The Festool Trion jig saw is available in both a barrel grip and D handle version, this review is of the D handle version but aside from the handle, the machines are identical. As one would expect, the Trion comes in a Systainer, (a stackable case). It also includes a dust collection adapter, splinter shield, and a couple of blades. The Trion also uses the Festool detachable (Plug-it) power cord and like all other corded Festools, the cord is long and sized to work with their line of vacuums.
|The Trion has a very sleek and smart appearance and
a compact easy to maneuver feel to it. The 6 amp motor has plenty of power and is variable
speed from 1000 to 2900 strokes per minute. A variable speed dial is located on the back
of the grip near the cord. I was expecting speed changes to be inconvenient since you
cannot adjust the speed (with one hand) while pressing the trigger. To date, this has not
been an issue at all, evidently I don't change the speed after starting the tool.
|I've only cut wood with the Trion but is seems to have all the
power one would need. It is a very smooth running tool as well with the characteristically
Festool lack of vibration. The speed control keeps the cutting speed constant and I
believe that is part of the reason the saw feels so controlled during a cut.
Like any good jigsaw, the unit can be operated with the blade in one of several stroke modes. Festool calls this a "pendulum" action, most would probably know this as "orbit". The blade application chart lists what action would be best for each blade and material.
|The Trion also has the ability to use zero clearance inserts
(called a splinter guard) that can be installed at the front of the base. These are just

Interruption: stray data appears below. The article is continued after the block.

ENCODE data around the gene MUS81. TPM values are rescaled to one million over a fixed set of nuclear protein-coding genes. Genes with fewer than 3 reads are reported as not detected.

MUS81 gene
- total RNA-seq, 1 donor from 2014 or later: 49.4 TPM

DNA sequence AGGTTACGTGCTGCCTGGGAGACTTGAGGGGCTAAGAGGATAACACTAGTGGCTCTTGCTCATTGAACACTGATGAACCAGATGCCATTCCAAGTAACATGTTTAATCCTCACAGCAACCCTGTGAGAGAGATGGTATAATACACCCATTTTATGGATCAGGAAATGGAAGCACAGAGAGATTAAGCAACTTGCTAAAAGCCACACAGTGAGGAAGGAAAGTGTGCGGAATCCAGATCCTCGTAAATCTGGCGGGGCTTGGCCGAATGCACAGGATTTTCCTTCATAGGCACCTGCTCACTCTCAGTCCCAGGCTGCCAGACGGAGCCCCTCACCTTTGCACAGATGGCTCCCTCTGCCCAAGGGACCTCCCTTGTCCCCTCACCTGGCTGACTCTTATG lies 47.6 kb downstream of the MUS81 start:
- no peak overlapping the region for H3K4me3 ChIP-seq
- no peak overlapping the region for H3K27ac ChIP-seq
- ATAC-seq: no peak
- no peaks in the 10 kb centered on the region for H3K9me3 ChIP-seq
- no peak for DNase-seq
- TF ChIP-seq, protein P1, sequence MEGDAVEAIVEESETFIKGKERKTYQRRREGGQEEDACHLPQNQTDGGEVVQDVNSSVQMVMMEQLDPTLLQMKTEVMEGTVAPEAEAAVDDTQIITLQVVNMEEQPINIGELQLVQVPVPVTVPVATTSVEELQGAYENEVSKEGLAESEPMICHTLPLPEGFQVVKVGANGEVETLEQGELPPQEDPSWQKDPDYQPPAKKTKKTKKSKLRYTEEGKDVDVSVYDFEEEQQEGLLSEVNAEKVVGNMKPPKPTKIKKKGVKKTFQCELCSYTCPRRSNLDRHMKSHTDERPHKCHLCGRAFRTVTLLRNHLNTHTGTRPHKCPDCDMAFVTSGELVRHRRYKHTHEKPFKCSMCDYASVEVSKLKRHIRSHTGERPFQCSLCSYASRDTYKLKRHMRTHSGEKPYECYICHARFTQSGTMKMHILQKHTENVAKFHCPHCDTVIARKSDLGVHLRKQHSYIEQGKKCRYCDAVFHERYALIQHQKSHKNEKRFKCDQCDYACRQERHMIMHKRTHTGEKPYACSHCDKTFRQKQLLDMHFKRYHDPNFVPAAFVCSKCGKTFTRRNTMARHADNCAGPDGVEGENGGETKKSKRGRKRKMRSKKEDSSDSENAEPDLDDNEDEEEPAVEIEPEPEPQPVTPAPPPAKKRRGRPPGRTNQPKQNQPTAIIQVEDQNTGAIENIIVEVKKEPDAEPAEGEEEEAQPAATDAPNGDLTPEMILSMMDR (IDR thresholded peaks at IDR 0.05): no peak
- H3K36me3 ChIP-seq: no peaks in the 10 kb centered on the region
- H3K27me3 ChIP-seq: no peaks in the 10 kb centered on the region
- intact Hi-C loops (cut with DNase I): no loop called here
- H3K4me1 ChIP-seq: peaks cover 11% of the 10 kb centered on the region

little pieces of clear plastic with a pointer formed in their leading edge; they are cut
by the blade when installed. These simple pieces of plastic really work and reduce
tear-out on the pull stroke. They can reduce visibility to the blade though, that's
why they have a pointer built into them.
Festool is well known for its dust collecting designs and the Trion falls right in line with this. The back of the base plate can be fitted with a hose adapter that keeps the hose in line with the cord. Dust collection is made via a large-ish duct through the center of the base. A clear plastic shroud (called a chip guard) fits over the front of the saw; with this in place, dust collection is remarkable. This shield will obscure the blade somewhat but even when removed, the dust collection works quite well. The Plug-it cord design is also designed to make changeover from tool to tool easier since you only need to swap the DC hose and AC plug right at the tool.
The Trion comes equipped with all the features one would expect of a high end quality tool and a few more as well. Like all the other Festools the Trion comes with a three year warranty as well as a 30 day money back guarantee. The only way I would see anyone using the 30 day guarantee is if they found that they preferred the barrel grip over the D handle or vise versa.
I found the Trion to be a very accurate, ergonomic, and high performance tool that is a pleasure to use. The performance of the Trion varies between "above average" to what I'll call "I don't believe that was cut with a jigsaw!". The latter is typically found when cutting the more demanding materials like veneered plywood and the like. Not unlike some other Festool products, the Trion has transformed my opinion of the jigsaw as useable for only rough work.
In the interest of full disclosure Festool provided this product to facilitate this review.